Am I proud to be a carer yes. Not for the the way in which the government pats me on the back and says your doing a great job. I care for my step son with complex issues and most days are up and down but we manage. I have also been a child carer, cared for my mother father,husband, and brother sadly all passed away. While each role has been different and brought there own challenges they have made me who I am. When I have to fill in forms where it asks about occupation I will always put unpaid carer 24/7. There are still many challenges to face we all need to stand together.
Yes I am proud to be a carer. Although at times I think many people seem to think I am lazey. And just lead a nice life. Not so at the best of times. Life never stops. I am utterly exhausted but that s another story ! But I have been a carer for over 25 years. Regards Amanda
Am I proud to be a carer.......TBH I don't know.

I can see other members sentiments on the subject, and fully support their views, but I have a different out look on the matter.

With the recent witch hunt that this government has imposed on people on benefits, along with the trash TV Benefit Street & the like, to me it's made me feel that we are second class citizens.

The government can pat me on the back all they like, it has no effect, so until the role of carer at home is recognized as a proper job so to speak in society, and not a means to a free life style, the pat on the back means nothing.

For over 20yrs now I've looked after my partner, she is steadily getting worst year by year, yet still have to endure assessments, four up till now, the constant threat that your entitlement will be taken away from you at the stroke of the pen hangs over us like a black cloud.

Beginning the role of carer for my partner took me/her away from a good job/pension/lifestyle/holidays etc, to a life living from week to week, and struggling to get by.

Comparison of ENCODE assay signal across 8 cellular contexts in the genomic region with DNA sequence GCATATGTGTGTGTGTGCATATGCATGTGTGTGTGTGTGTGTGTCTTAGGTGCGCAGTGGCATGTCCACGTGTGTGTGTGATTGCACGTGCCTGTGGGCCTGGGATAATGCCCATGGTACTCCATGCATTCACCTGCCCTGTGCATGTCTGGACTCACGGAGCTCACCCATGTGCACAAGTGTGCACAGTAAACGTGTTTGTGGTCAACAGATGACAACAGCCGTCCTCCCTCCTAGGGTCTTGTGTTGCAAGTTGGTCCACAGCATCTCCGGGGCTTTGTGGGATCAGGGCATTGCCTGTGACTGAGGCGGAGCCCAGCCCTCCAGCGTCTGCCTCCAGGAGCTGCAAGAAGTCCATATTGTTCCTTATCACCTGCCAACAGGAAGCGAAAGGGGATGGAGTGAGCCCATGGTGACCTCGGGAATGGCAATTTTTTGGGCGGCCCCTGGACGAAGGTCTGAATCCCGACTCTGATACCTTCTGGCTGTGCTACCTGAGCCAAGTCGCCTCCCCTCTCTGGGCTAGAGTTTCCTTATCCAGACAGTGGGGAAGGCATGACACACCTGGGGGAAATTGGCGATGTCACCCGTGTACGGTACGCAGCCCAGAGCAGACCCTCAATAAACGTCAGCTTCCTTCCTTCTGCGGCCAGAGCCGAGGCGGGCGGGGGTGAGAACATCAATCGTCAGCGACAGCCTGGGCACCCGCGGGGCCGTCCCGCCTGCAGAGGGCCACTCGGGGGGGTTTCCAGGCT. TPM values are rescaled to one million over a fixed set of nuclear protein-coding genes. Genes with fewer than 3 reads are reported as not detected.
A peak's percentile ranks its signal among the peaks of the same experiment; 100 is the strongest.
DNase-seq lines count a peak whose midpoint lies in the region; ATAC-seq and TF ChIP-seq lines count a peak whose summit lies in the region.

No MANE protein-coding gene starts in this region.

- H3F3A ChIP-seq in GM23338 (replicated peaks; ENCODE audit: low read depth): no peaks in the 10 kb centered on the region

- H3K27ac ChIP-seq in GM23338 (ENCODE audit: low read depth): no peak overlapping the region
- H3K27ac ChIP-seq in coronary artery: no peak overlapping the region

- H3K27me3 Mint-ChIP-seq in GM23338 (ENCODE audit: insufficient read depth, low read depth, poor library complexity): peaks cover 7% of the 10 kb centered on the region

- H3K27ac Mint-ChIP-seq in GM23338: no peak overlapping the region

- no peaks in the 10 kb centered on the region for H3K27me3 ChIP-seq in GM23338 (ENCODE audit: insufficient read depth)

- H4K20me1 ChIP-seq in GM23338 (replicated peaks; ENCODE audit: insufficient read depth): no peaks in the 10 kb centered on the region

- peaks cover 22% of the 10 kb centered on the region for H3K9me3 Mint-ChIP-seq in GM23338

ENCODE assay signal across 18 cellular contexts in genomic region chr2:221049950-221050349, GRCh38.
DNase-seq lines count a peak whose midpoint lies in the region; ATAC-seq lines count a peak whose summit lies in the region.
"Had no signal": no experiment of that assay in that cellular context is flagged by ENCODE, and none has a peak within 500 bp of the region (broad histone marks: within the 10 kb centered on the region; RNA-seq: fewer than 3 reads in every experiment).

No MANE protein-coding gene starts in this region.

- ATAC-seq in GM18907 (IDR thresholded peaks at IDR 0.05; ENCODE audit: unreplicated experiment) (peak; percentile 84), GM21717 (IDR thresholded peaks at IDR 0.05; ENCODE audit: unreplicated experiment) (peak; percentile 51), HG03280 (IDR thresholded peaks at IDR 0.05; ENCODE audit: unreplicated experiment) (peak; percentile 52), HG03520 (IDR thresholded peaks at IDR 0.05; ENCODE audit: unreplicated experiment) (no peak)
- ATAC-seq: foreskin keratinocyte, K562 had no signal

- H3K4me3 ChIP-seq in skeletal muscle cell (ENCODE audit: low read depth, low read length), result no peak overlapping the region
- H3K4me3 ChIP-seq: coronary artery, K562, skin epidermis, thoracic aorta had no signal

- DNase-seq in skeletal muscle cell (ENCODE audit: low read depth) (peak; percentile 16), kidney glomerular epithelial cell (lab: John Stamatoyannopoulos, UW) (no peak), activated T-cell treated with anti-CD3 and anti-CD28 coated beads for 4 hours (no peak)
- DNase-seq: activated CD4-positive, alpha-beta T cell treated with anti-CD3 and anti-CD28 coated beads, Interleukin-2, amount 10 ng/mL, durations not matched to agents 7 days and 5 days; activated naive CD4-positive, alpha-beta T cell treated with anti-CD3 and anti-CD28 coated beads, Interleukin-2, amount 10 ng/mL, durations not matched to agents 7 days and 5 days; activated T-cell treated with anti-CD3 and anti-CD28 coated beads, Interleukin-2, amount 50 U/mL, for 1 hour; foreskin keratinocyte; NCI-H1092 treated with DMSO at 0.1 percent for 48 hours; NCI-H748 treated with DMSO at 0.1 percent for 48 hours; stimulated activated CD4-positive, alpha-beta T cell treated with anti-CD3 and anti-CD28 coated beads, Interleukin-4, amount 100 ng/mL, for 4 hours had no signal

Further cuts are coming, the Tory's have already told us that, and it will be the ones at the bottom who will suffer for the rich to get richer.

When people ask me am I working, I tell them I'm a carer for my partner, their reply is, so your on benefits, I can tell you now that the role of a home carer is not recognized by 90% of the public, the media hype lately has seen to that.

So, I doubt I see myself as been proud to be a carer.. :(
I think acceptance of being a carer is a very gradual process. Mine probably started about 2000 when my responsibilities increased due to aging parent and then increased significantly with illness of parent in 2009. I still didn't think of myself as carer, so continued to work full time, until a stroke for caree and then I began chosing my full time work contracts around being at home, then continued for 2 and half years to be both full time employed plus full time carer which really wasn't working. Not sure I regarded myself as a carer during the first part but towards the end, the caring bit was taking over and work was s uffering . I didn't like the job anyway so leaving wasn't much of an issue and I soon found more work that fitted it-yes caring!. To start with I was rather embarassed about leaving the job and "just doing care". I must say that since then my head is now in the right place, and I tell people I care and why I choose to do care work. When I used to tell people waht I did , people would grimace as it was that sort of job! Now when I tell people you can see they respect you, and take an interest in what you do. I think there is a lot of old fashioned snobbery about care work because it used to be the sort of job unqualified school leavers walked into instead of signing on but I think things have changed and people's perceptions have changed-not least my own. Yes I am proud to be a carer.
As for people thinking you are lazy, I always feel family think I am lazy- so last week was good when I had a break, and they had a small taster of what life is like at my end. One of the comments I had was "It's all quite time consuming isn't it?" He He :lol: .
I'm proud of being a carer yes I think that we should be highlighted under a name.
people ask what I do when I mention a carer they think that I'm a lay about
I would like them to look after someone with a learning disability.
I think acceptance of being a carer is a very gradual process.
Hi Henrietta, maybe so, but until this government stands up and writes it in stone, putting home carers in a different sector, the public will categorize everyone the same on benefits.

The biggest slice of the bill is for pensioners, but you don't see them getting slagged off on channel 5 for claiming, that wouldn't make good viewing would it... :whistle:

Until that time I'm still sitting on the fence with " I'm proud to be a carer" :)

A.